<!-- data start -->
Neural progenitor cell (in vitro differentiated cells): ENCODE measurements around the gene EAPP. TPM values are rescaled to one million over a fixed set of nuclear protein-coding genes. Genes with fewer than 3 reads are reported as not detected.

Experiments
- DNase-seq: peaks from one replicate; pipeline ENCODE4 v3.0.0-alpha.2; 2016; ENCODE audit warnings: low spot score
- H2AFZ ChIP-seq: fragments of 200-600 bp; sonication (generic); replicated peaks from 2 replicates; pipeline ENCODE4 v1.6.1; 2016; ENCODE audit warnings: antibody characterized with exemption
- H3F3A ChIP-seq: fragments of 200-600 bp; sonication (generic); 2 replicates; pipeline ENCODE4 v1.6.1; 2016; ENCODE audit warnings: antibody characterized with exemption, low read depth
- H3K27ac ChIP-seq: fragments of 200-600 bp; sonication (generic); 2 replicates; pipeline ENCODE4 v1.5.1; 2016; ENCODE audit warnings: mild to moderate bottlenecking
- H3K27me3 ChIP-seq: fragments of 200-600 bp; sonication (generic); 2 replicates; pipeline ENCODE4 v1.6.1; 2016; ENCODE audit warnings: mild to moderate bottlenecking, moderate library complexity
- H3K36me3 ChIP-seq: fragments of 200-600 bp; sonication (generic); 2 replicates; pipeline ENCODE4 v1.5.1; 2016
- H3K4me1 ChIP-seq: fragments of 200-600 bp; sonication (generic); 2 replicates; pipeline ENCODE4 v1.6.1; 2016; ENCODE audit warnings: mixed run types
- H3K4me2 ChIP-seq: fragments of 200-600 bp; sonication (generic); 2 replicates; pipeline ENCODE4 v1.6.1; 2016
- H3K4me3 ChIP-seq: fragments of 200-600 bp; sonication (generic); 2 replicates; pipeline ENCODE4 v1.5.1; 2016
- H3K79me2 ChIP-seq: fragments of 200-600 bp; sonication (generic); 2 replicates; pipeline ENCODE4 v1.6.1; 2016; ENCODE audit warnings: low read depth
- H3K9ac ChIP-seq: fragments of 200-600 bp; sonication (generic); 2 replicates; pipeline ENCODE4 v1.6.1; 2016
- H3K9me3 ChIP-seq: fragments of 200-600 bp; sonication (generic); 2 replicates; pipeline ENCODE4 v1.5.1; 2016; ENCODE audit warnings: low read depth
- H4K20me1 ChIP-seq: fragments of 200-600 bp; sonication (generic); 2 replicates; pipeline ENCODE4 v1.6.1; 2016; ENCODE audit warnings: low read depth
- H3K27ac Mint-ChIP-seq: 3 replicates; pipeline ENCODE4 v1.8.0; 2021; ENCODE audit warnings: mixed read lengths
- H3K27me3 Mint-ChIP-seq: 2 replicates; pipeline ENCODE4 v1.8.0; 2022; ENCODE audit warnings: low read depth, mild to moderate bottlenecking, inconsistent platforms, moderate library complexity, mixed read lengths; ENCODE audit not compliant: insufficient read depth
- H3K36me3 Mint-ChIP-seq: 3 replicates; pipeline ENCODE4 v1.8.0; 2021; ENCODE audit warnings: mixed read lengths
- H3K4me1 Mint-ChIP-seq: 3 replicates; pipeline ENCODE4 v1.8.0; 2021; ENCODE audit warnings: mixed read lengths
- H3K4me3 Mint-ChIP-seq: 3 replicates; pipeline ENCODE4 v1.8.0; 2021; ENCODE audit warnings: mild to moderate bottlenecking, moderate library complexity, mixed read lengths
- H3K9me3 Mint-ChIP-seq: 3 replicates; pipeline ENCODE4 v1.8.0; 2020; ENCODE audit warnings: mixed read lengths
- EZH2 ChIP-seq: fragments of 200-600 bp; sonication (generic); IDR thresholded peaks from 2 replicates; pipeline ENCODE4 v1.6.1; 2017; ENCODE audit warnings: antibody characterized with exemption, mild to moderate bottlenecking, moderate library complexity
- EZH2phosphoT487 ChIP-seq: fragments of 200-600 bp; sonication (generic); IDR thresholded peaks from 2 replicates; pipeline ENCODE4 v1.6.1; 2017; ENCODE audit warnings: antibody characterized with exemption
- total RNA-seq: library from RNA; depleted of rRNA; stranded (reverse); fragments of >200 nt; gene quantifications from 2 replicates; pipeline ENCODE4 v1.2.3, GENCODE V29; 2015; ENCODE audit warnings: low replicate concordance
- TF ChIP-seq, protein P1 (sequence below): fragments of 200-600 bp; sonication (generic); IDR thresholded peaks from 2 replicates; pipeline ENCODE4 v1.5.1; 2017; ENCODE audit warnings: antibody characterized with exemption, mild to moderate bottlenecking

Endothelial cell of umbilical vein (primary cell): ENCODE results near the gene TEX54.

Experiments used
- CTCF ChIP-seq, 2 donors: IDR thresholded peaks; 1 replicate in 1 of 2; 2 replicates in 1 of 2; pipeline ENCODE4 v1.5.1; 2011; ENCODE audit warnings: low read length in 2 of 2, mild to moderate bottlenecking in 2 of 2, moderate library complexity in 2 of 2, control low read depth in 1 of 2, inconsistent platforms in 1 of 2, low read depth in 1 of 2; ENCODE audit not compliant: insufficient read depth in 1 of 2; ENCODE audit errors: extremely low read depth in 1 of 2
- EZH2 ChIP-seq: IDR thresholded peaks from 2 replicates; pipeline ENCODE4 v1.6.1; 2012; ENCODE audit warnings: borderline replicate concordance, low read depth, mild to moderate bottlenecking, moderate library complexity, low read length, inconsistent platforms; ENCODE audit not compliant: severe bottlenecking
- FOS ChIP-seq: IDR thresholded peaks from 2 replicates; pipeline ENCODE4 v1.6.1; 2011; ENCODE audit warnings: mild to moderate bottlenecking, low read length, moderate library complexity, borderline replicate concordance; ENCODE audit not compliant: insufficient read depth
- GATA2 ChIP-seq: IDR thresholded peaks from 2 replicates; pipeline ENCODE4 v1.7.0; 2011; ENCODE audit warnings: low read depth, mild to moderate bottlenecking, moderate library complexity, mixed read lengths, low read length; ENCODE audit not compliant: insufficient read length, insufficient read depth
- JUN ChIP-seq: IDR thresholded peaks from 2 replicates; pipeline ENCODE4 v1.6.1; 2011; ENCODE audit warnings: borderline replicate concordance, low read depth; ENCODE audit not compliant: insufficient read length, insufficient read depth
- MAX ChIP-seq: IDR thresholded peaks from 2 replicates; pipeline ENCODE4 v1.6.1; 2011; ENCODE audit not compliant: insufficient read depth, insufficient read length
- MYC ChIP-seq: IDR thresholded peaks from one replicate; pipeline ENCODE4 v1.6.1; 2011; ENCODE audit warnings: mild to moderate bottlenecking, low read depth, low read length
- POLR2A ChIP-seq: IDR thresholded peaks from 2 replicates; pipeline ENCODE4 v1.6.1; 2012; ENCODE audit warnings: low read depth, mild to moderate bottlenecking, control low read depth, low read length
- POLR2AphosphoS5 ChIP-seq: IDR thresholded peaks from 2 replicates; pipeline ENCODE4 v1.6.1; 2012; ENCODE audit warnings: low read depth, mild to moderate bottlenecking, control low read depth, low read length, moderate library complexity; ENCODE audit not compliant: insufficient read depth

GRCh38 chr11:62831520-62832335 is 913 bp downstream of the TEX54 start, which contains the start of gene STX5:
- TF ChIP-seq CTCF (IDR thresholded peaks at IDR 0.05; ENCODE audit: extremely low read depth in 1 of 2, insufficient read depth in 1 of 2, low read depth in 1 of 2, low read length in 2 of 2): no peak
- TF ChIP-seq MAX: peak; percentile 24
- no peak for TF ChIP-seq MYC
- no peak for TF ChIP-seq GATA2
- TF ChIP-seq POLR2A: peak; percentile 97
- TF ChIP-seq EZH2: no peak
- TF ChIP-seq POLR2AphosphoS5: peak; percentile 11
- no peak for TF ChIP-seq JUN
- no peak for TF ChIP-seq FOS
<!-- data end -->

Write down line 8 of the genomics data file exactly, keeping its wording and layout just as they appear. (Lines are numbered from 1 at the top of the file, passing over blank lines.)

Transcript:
- H3K36me3 ChIP-seq: fragments of 200-600 bp; sonication (generic); 2 replicates; pipeline ENCODE4 v1.5.1; 2016